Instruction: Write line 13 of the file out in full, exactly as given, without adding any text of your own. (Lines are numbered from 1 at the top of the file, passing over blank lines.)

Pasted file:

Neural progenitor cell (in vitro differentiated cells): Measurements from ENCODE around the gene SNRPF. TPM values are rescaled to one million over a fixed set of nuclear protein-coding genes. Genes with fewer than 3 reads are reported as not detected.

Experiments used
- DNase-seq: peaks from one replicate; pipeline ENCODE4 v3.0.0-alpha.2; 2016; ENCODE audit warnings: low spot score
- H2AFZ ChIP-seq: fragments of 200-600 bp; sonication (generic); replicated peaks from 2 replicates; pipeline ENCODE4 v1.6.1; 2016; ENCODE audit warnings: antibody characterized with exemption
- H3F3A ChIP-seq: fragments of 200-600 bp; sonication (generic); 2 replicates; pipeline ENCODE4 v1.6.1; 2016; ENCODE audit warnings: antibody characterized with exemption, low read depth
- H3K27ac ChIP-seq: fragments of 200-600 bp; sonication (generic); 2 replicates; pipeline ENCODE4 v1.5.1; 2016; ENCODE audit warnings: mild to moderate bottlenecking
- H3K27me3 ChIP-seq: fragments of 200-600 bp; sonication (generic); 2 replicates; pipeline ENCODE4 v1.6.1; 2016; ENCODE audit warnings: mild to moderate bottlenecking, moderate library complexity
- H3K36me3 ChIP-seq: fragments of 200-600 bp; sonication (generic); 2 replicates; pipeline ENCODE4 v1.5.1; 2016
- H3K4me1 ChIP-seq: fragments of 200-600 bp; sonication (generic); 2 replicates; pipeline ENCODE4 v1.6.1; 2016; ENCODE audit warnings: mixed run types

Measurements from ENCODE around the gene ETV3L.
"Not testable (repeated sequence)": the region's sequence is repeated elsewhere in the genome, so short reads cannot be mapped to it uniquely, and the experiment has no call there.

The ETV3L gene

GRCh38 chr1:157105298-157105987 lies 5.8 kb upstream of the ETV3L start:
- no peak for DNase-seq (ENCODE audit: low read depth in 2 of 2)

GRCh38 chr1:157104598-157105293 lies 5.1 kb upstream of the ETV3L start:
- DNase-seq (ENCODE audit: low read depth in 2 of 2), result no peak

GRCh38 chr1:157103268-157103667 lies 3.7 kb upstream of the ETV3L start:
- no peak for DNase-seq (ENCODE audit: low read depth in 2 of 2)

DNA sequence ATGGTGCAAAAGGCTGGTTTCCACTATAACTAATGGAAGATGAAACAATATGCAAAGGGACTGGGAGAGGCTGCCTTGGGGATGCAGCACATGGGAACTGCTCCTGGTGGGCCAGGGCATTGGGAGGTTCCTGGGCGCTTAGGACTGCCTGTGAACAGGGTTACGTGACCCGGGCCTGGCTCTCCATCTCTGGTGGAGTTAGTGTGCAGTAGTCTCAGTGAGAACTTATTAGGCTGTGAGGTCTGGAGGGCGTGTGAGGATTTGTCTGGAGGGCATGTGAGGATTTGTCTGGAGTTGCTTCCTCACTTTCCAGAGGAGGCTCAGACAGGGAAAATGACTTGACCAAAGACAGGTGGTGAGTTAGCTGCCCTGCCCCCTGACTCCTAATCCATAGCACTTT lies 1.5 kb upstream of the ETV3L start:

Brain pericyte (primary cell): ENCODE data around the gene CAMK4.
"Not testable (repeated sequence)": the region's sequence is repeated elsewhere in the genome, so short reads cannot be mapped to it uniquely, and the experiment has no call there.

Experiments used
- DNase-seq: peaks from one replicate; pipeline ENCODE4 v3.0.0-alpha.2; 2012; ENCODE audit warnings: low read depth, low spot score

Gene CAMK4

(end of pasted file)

GRCh38 chr1:157105298-157105987 lies 5.8 kb upstream of the ETV3L start: